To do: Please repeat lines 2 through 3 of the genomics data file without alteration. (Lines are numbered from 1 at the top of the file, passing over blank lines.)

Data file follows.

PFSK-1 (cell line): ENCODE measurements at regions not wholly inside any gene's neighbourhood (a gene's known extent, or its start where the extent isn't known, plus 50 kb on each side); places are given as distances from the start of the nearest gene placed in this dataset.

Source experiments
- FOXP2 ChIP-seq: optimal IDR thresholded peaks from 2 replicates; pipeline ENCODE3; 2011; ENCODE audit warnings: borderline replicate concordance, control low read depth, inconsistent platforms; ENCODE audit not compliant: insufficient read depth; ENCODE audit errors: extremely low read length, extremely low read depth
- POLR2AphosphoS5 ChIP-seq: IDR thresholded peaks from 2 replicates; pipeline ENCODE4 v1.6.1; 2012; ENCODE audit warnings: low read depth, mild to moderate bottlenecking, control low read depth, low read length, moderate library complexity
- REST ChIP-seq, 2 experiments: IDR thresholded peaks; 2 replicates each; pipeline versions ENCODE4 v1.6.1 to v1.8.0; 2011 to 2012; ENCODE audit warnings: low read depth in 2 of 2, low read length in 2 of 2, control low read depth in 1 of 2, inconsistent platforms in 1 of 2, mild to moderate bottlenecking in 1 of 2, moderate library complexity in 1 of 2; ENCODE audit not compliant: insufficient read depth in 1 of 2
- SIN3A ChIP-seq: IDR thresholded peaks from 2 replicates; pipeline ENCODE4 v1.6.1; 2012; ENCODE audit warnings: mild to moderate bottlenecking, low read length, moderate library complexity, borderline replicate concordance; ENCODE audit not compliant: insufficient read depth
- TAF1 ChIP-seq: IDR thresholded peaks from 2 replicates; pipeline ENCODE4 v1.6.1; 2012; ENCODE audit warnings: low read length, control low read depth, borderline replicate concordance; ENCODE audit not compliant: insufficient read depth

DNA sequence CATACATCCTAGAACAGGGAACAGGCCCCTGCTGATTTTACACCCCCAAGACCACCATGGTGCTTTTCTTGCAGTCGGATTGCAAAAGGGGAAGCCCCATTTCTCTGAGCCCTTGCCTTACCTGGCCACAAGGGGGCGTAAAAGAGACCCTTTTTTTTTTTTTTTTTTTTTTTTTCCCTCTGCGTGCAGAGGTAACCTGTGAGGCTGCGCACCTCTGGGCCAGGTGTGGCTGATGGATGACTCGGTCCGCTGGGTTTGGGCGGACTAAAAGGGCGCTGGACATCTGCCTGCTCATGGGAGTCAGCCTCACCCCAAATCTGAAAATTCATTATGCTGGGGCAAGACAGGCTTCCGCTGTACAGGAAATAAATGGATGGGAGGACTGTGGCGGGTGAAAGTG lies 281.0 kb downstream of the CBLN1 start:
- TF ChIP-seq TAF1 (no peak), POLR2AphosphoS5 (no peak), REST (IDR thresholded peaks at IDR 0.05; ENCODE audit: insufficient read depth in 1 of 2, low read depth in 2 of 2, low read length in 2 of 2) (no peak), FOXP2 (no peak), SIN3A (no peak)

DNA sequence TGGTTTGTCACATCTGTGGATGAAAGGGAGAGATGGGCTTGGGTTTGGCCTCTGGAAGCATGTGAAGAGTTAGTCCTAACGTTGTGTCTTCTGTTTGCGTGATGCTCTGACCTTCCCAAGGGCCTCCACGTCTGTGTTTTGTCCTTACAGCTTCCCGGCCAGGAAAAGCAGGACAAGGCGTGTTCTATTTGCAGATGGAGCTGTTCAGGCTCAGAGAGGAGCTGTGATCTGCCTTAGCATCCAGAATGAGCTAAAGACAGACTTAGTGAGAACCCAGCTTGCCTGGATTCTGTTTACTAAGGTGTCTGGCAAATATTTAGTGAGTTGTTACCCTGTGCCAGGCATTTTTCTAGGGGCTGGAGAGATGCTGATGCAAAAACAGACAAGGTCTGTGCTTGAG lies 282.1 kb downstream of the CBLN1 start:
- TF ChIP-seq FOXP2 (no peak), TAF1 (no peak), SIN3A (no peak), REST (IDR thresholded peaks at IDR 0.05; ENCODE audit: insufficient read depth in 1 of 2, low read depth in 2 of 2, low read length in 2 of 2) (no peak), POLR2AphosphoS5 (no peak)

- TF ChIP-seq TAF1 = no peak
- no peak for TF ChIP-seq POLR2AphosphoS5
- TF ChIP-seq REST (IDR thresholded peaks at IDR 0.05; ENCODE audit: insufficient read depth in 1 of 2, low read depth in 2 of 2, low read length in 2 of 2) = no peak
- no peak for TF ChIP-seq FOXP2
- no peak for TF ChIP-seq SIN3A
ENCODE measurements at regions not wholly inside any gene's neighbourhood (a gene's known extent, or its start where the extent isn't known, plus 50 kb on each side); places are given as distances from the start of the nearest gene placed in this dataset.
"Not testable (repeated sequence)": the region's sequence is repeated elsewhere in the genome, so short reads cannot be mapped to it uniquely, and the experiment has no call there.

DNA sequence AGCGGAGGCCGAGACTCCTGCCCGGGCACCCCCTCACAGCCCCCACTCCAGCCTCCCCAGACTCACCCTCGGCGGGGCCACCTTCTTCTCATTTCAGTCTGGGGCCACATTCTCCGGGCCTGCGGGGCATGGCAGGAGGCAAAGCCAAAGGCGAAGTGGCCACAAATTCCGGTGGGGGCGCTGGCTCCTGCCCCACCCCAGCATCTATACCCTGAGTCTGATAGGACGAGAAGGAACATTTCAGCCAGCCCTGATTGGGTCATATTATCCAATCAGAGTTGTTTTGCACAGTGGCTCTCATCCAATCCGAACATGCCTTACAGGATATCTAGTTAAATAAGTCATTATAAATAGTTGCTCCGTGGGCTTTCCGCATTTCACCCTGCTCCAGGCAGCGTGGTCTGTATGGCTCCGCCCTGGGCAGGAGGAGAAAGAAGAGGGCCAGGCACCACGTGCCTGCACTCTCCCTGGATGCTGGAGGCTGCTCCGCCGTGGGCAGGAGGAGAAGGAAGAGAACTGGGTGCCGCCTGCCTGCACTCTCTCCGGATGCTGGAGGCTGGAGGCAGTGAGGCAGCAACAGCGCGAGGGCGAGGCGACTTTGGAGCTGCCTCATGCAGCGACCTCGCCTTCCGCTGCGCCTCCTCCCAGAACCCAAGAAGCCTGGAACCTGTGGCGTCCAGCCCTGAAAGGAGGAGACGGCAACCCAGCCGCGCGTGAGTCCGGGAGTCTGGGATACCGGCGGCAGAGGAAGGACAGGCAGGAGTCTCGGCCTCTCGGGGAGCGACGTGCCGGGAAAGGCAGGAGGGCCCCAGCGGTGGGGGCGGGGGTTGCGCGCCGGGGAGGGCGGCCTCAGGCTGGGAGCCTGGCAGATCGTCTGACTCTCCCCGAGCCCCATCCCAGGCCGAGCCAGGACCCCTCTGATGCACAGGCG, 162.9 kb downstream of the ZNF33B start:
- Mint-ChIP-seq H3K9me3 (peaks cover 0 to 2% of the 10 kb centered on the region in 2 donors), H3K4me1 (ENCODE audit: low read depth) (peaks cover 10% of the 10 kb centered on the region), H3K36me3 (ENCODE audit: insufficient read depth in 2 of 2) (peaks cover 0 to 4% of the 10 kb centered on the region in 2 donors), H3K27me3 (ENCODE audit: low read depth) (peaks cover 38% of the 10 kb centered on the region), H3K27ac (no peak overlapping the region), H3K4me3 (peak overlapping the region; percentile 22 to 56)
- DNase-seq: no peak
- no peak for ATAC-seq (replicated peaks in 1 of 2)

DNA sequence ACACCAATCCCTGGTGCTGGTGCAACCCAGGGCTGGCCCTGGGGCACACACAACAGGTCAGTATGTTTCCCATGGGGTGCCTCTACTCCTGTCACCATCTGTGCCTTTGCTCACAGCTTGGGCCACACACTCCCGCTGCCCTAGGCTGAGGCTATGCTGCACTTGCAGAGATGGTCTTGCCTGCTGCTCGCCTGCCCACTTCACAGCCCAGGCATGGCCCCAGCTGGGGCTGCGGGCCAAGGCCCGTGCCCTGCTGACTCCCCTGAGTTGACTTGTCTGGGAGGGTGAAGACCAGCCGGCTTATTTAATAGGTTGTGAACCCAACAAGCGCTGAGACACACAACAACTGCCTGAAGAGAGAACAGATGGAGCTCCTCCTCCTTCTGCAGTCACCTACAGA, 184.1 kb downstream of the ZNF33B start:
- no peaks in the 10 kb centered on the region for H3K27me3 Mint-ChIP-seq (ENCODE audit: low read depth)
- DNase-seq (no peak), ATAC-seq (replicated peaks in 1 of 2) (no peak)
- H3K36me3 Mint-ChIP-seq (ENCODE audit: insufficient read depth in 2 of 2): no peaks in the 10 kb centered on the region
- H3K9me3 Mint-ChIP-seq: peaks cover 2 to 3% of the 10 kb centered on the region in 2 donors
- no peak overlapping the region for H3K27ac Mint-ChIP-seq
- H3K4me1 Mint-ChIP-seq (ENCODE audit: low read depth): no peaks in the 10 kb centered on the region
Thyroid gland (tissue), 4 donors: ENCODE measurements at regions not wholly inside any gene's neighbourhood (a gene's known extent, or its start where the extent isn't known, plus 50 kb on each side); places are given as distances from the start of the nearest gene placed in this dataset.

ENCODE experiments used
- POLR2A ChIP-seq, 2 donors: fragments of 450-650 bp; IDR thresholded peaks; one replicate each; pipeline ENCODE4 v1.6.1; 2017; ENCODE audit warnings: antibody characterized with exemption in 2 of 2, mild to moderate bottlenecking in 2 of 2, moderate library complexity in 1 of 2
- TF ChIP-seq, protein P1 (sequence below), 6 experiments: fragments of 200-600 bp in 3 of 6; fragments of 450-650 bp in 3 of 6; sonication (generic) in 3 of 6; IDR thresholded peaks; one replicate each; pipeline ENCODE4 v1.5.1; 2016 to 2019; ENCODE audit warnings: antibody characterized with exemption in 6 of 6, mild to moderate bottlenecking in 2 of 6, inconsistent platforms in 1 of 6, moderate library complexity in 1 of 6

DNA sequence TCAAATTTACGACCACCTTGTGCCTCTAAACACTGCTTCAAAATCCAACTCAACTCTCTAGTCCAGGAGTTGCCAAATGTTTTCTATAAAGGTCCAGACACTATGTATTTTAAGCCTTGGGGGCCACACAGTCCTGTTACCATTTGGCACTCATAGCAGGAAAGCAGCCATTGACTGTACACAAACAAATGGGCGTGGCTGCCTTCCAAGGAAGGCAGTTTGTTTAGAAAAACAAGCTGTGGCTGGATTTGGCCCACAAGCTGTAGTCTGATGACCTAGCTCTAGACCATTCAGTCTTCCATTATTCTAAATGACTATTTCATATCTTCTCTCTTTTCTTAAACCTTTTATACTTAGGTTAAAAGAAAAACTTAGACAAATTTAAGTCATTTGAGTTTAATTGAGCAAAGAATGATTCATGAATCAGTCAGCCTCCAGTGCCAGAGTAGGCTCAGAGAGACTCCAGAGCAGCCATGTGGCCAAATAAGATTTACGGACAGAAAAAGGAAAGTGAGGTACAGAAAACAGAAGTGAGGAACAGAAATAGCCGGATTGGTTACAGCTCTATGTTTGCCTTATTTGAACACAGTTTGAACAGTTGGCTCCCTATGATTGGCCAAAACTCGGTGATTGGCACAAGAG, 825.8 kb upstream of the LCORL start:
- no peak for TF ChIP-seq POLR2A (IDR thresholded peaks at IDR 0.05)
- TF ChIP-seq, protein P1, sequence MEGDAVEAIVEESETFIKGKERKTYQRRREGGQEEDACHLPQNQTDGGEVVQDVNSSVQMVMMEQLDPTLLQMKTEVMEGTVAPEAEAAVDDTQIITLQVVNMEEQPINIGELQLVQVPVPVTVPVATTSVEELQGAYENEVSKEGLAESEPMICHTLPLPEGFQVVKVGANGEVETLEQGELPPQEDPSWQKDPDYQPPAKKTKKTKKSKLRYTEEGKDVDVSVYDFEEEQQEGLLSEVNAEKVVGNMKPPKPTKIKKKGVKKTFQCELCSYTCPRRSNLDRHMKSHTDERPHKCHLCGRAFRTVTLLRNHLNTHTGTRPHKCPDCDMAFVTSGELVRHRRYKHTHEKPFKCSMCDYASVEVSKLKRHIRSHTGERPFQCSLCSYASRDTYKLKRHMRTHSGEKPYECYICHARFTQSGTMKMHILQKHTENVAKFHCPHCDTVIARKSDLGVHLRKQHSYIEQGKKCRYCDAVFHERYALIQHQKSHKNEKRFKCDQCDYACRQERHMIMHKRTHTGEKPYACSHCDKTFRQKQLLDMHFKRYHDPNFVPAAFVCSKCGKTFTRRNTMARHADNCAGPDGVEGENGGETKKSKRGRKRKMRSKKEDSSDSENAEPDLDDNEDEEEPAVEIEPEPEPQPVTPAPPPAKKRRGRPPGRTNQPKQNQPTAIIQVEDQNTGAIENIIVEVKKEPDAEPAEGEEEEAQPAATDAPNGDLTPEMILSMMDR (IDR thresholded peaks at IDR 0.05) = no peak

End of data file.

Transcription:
Source experiments
- FOXP2 ChIP-seq: optimal IDR thresholded peaks from 2 replicates; pipeline ENCODE3; 2011; ENCODE audit warnings: borderline replicate concordance, control low read depth, inconsistent platforms; ENCODE audit not compliant: insufficient read depth; ENCODE audit errors: extremely low read length, extremely low read depth